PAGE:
The National Academies of Sciences, Engineering, and Medicine, Health and Medicine Division (HMD) along with the Federal Trade Commission (FTC), and the Veteran’s Health Administration (VHA), among others, have a solution in mind. They recognize that the scope of practice for FNPs is so robust that they should be able to use their education and training to meet many patients’ needs currently unduly restricted to treatment by physicians. Furthermore, withholding their skills and qualifications from individuals in need of health care treatment is a travesty, especially when so many people have difficulty obtaining access to qualified care. The initiative to allow APRNs to practice all of their skills is called Full Practice Authority (FPA). Professional groups such as the American Nurses Association (ANA) are attempting to promote FPA across state laws to ensure that APRNs, such as FNPs, are not unfairly limited in their scope of practice.
The FNP Scope of Practice
Scope of practice concerns a healthcare provider’s ability to deploy their healing skills on patients and to achieve the best possible outcome, within their social contract and obligation to standards of practice. One of the challenges that the ANA and other FPA advocates meet is that each state governs the scope of practice rules individually. It is important to research what is included or omitted, from the current FNP scope of practice in the state in which you plan to practice.
FNPs typically carry out job duties such as:
- Conducting physical examinations, implementing diagnostic tests, and making diagnoses.
- Reviewing patient records and recommending and prescribing medication as necessary.
- Educating patients and their families about preventive care measures.
- Maintaining a contemporary understanding of medical research, publications, new technologies, pharmacology, and treatments.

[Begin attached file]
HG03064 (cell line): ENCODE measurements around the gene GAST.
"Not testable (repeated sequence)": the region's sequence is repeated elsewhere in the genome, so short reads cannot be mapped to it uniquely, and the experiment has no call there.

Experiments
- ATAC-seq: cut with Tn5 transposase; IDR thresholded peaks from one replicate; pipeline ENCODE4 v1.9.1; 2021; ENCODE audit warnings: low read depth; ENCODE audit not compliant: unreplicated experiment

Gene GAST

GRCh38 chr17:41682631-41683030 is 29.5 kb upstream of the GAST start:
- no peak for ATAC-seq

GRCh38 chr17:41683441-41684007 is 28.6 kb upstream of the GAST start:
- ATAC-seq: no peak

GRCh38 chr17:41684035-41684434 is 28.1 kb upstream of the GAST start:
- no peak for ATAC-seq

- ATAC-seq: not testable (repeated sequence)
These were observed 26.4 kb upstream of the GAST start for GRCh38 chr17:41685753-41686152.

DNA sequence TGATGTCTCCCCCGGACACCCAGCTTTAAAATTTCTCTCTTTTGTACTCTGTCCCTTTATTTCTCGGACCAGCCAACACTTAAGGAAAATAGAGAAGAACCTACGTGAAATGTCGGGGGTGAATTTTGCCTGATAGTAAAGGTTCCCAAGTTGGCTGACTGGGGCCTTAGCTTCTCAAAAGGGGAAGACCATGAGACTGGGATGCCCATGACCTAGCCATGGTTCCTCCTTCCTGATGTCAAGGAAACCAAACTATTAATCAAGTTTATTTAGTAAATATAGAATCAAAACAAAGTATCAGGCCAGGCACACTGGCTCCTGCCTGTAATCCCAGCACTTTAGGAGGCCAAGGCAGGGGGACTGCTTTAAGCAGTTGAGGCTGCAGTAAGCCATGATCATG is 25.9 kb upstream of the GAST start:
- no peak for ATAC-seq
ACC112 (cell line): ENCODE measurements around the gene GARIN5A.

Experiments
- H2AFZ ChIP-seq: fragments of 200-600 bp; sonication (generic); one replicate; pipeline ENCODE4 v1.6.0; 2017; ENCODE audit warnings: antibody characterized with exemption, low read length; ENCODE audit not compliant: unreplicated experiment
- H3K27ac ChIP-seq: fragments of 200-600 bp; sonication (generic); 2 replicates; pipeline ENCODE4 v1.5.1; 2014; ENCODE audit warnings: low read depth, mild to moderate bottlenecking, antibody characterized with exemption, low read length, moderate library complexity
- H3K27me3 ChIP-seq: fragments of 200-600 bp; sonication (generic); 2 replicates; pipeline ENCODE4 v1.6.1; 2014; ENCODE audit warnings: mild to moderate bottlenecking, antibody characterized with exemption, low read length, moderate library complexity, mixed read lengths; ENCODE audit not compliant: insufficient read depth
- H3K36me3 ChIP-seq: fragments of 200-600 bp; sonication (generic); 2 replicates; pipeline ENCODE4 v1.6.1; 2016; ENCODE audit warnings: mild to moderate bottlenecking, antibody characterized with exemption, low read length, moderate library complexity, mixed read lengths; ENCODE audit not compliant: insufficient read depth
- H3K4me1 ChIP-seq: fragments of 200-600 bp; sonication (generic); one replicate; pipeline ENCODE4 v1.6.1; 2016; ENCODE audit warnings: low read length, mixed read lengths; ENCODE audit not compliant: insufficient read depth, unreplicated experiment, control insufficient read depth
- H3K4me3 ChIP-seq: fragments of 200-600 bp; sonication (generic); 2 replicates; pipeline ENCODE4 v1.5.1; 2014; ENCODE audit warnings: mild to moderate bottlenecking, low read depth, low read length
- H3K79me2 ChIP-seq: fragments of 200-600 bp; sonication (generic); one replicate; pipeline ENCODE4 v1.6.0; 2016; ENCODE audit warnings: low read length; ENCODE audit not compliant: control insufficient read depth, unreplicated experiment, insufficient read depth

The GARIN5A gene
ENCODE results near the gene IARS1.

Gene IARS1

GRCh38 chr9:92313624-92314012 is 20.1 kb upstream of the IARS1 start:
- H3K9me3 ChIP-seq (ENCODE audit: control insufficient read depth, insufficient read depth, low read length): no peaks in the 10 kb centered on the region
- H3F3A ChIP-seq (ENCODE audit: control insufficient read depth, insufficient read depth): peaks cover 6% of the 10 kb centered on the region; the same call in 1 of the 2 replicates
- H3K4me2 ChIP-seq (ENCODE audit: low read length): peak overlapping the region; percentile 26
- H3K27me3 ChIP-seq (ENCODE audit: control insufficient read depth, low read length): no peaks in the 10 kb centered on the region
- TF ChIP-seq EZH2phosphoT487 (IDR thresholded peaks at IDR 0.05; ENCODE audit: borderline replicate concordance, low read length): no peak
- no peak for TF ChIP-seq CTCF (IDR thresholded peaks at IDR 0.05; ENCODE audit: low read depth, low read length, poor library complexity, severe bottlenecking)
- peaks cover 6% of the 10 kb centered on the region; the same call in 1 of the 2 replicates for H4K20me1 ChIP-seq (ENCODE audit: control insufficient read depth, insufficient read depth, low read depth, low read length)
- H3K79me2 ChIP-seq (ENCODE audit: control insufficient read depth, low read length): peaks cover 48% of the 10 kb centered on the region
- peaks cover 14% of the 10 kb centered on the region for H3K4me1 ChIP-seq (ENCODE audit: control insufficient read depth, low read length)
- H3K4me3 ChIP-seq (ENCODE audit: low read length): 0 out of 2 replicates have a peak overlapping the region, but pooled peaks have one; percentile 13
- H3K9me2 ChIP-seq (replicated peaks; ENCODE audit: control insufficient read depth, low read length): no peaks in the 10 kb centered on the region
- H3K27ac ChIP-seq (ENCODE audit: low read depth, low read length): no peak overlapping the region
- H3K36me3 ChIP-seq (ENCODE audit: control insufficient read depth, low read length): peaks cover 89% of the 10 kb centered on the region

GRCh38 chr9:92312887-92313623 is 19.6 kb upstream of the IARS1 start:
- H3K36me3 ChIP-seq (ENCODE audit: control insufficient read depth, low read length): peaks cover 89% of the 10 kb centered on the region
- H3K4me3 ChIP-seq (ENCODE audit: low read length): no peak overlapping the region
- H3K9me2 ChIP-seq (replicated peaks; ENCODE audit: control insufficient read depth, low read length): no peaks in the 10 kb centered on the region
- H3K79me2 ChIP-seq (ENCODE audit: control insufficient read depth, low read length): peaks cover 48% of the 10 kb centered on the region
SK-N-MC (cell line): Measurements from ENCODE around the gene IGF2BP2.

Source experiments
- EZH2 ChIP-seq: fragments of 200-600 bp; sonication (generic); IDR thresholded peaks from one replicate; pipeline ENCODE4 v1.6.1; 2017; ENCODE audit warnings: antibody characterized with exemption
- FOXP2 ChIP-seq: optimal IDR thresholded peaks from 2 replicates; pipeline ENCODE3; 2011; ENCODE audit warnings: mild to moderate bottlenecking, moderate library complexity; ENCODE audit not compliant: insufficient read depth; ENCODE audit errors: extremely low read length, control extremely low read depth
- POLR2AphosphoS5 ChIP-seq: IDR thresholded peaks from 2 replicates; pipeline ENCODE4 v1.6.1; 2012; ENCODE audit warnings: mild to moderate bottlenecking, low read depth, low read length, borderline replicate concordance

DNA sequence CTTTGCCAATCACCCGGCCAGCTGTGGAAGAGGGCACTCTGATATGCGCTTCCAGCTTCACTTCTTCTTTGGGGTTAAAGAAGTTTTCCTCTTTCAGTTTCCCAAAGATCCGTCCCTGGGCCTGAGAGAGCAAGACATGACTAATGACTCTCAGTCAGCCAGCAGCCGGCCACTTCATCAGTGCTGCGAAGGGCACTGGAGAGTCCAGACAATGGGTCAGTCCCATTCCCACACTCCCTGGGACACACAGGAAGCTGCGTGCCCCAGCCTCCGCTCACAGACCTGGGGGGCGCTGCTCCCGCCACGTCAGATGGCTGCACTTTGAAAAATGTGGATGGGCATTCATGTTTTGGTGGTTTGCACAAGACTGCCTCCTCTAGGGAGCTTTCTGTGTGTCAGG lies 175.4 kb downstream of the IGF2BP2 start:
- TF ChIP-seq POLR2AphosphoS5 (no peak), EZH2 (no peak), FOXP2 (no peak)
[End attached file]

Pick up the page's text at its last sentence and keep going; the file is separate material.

- Understand population health concepts to bolster treatment of diverse populations (for example inmates, LGBTQ+ people, complex cases).
How does the job of a physician differ from an APRN, specifically an FNP? In 23 states and Washington D.C., APRNs can diagnose, treat, and prescribe medications. However, in the other 28 states, APRNs require physician oversight when prescribing medications. Physicians supply specialty care that requires an even deeper medical understanding than that which is achieved through APRN training.
It is the APRN’s job to manage the implications and impacts of an illness on the person’s health, while physicians focus on treating the specific illness. There is undoubtedly a symbiosis between physicians and APRNs.
Connecticut is a good example of this. According to the state’s official website, APRNs must practice “in collaboration with” a licensed physician for their first three years in the field (after obtaining an FNP license). They may collaborate on prescription medications, laboratory tests, diagnostic procedures, and other components of a patient’s treatment plan. After three years (two thousand hours) alongside a licensed physician, an APRN may then perform acts of diagnosis and treatment independently. This includes prescribing, dispensing, and administering medications and corrective measures.
For more information about becoming an FNP, or how you can inspire health in patients, and build a rewarding career for yourself, do not hesitate to reach out. Learn about Goodwin University’s efficient year-round FNP program online! Or, call us today with any questions at 800-889-3282.